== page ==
July 21, 2021
Pros and Cons for All Practice Environments
February 27, 2019
By Jennifer Hohman
So many factors go into making a PA position the right one for you. When deciding between offers, it’s worth considering the different practice environments. Whether you’re considering working at a hospital, for a hospital-employer at a practice, or any type of private practice, there are pros and cons to any option. According to AAPA’s 2018 Salary Report, physician practices are the largest employer of PAs (46.1%), but more than one-third of PAs (34.9%) are hospital-employed.
There are no “correct” answers to which factors you prefer—just ones that accurately reflect the sort of setting where your unique talents and personality will shine.
Continuity or Change?
Some PAs absolutely thrive on change, a fast pace, and the excitement of each day offering a completely new set of patients and clinical issues. If this sounds appealing, a dynamic hospital position may be good for you. Large institutions generally offer diverse and politically complex circumstances that you may find stimulating. Does continuity appeal to you more? Would you prefer to build relationships with your patients over time? Then a private practice setting might be more to your liking. In my conversations with PAs, I’ve noticed that the preference for one or the other is a key job satisfaction factor.
Professional Relationships: Smaller or Larger Networks?
How would you most like to work with clinical colleagues: as part of a larger or smaller team? Do you want to work one-on-one with a collaborating physician, your team being the locus/focus of patient care? Or with a group of physicians and other providers? Make sure you’re considering the size and scale of the professional network you’d like to practice in.
The larger the institution, the more you’ll be dealing with dynamics of different professional groups within it—but that can also lead to important support and camaraderie. A PA paired with a functional, competent, and dedicated physician collaborator (or a group of them) is in a very different situation, professionally speaking, than one paired with less able or collegial ones, and for this reason I always recommend that clients consider the issue of personality and interpersonal chemistry carefully when they interview for new jobs—especially in private practice settings.
Schedules and Lifestyle Considerations
Shift work is one of the most distinctive aspects of hospital employment and I’ve had clients over the years who either loved or hated working in this manner. Some relished the combination of concentrated hours and then several days off, while other have described feeling exhausted and disjointed from shift work. Hospitals can generally offer a larger menu of scheduling options: flex time, shifts timed to day or night. PAs working for private practices generally have more regular schedules, which works well for PAs who need that stability for juggling family or other personal commitments. However, some PAs report frustration with the inflexibility of those hours and sometimes have to stay later for paperwork. They sometimes report employers demanding more hours than they’ve negotiated in an employment contract. If that becomes a regular issue, you’ll need to politely request that your employer honor the terms of your contract.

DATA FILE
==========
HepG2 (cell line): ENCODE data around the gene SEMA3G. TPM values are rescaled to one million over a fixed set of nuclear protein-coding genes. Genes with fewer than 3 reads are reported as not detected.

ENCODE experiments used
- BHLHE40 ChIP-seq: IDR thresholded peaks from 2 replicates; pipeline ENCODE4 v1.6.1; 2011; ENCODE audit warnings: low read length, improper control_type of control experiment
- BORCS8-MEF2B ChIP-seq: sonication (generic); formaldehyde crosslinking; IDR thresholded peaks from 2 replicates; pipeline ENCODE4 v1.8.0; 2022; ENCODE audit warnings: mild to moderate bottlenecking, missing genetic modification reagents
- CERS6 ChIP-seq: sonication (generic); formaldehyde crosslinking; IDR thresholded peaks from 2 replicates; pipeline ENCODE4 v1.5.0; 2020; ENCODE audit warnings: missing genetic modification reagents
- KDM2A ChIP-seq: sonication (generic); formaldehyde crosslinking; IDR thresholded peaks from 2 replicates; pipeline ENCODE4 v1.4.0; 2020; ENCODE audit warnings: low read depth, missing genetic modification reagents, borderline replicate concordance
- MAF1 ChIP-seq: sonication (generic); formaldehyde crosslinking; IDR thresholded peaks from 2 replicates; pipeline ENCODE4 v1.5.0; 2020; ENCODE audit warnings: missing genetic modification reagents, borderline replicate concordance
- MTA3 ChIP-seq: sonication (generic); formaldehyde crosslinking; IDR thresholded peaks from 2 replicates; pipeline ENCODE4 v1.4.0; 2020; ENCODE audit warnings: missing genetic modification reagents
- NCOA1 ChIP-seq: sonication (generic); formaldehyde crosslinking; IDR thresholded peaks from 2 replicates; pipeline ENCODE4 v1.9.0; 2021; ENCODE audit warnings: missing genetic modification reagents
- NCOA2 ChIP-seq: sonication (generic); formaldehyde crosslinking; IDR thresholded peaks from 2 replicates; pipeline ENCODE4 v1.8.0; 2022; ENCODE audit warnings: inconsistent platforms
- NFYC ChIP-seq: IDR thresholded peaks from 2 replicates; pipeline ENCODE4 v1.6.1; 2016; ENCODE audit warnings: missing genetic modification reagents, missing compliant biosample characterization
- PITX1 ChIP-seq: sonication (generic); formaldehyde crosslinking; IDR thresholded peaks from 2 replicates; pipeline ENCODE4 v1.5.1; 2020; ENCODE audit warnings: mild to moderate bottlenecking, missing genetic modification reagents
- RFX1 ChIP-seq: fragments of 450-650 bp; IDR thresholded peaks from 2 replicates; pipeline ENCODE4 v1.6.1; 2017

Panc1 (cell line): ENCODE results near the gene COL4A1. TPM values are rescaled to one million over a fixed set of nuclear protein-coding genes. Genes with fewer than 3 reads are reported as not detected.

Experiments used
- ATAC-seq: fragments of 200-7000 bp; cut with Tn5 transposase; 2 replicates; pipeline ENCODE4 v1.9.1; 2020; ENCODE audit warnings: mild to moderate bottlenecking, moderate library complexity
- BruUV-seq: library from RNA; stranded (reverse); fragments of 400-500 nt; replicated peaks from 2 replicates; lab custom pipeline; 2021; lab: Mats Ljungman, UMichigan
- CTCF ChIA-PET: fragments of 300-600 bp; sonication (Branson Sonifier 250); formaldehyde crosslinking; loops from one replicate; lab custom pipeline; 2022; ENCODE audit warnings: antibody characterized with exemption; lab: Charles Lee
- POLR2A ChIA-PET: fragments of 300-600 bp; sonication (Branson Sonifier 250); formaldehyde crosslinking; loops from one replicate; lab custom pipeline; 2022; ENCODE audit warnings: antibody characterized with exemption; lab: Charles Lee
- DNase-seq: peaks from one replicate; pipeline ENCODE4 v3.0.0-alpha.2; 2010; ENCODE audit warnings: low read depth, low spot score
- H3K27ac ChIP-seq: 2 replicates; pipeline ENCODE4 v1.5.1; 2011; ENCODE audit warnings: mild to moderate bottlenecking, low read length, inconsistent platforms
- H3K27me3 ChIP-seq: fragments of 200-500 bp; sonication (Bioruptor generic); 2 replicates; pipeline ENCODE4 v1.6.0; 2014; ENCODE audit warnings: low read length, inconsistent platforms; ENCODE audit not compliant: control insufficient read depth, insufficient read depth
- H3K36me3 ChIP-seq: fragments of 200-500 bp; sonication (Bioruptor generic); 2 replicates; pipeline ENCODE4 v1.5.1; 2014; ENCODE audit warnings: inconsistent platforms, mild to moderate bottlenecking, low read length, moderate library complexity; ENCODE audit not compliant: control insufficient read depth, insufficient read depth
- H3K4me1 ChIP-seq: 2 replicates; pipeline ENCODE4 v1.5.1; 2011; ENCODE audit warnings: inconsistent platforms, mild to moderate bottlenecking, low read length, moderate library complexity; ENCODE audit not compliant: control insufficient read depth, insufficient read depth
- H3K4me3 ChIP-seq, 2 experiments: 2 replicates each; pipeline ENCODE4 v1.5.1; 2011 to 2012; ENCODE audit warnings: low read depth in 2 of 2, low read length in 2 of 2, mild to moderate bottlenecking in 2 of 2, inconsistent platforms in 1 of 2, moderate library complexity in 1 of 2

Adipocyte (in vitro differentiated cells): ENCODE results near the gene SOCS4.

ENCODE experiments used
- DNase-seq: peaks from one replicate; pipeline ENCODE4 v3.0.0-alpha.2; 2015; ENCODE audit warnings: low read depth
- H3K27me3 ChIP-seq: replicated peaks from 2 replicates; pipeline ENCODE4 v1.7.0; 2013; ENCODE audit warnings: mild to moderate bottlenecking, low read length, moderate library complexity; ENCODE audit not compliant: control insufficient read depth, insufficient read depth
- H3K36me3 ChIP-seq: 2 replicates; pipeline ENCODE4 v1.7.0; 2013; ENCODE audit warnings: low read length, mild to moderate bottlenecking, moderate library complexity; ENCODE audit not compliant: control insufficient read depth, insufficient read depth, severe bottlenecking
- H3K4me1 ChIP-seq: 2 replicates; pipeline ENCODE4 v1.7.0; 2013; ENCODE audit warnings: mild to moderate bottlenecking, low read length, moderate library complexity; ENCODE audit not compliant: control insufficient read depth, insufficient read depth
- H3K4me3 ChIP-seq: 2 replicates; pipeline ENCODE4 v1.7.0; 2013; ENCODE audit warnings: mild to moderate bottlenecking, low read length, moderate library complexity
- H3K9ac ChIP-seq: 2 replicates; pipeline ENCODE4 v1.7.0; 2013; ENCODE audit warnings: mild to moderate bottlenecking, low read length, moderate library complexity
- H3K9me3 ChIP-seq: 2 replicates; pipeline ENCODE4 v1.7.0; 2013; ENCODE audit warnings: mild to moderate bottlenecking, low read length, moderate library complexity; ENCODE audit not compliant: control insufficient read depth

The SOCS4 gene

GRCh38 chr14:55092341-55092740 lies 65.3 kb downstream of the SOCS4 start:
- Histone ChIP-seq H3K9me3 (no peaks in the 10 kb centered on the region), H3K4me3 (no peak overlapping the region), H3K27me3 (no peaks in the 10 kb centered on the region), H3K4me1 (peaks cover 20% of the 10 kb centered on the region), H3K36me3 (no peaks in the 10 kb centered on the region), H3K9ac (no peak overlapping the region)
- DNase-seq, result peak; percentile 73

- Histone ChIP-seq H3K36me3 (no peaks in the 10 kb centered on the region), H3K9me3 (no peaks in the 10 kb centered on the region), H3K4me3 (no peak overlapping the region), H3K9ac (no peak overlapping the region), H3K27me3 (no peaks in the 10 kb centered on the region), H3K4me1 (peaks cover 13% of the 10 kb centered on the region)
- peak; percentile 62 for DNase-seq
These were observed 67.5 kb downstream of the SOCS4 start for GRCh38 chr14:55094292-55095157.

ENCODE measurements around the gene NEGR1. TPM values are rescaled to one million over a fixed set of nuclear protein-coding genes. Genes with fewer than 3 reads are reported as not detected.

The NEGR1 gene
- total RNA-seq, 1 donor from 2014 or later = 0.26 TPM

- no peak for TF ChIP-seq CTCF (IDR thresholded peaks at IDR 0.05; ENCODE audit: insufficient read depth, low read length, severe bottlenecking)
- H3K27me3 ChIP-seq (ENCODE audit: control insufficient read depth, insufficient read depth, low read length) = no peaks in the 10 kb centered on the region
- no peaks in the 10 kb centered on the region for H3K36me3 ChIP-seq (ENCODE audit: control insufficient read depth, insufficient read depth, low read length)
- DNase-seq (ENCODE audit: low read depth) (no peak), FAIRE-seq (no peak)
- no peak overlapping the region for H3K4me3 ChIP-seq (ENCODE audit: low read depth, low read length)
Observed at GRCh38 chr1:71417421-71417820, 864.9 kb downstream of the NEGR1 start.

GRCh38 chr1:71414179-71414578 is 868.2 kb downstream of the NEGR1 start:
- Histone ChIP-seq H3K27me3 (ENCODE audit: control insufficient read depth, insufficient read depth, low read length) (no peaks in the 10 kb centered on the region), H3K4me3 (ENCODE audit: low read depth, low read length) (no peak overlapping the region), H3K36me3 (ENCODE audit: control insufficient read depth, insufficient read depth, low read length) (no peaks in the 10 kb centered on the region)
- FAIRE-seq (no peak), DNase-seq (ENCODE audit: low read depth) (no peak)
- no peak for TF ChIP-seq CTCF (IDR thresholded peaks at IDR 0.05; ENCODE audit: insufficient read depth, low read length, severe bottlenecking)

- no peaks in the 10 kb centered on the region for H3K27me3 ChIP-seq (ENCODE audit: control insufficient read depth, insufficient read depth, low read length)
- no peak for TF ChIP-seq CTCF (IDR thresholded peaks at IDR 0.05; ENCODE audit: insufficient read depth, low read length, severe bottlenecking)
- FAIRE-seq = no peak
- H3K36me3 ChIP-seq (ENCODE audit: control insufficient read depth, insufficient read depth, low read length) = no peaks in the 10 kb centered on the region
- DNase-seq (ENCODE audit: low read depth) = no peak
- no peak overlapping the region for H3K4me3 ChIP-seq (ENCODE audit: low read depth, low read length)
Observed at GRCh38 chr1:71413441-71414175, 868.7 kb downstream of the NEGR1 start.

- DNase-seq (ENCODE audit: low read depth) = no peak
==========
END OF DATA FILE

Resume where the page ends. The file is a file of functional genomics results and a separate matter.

Differing Power Structures to Navigate
Every workplace establishes its own protocols and power structure. At a private practice, you’ll generally be in closer contact with the decision makers. PAs working for smaller employers often find the decisions affecting their employment are made on a more ad hoc basis. Working in a smaller practice, you also tend to develop closer working relationships with your colleagues.
Differences in HR processes are worth considering: how would a hospital employer versus a and private practice gauge and assess your performance? What is the process for addressing patient complaints or performance evaluations? Likewise, processes for addressing patient complaints and workplace conflicts in hospitals are more likely to be handled through an established HR process which provides the added security of a more formal review, but also may be lengthy and more rigid. Private practices may be more flexible, but may not have formal processes in place when you need them.
Hospitals as large-scale institutions offer more structure, but potentially less flexibility for individual employment terms and conditions. This matters when it comes to employment contracts: you will likely have less room to negotiate but frequently receive a richer benefits package. That said, there can be strength in numbers, and working alongside many other PAs can lead to greater visibility when it comes to creating favorable employment terms. In some institutions, the large scale of the hospital setting offers great opportunities to advance and become a leader, active in committees that shape policy regarding administration, research and education.
PAs should reflect on their own styles and needs when considering a practice environment. And all PAs should remember that each practice environment is different: you may find a small private practice that has a well-defined and formal HR process, for instance, or a hospital that doesn’t allow for much flexibility when it comes to hours. No matter where you end up working, there will be pros and cons. If you’ve defined the most important parts of your practice environment before accepting your job, you’ll be sure to make the most of any situation.
Jennifer Anne Hohman is the founder of PA Career Coach, a service dedicated to helping PAs create healthy careers. Email her at [email protected].
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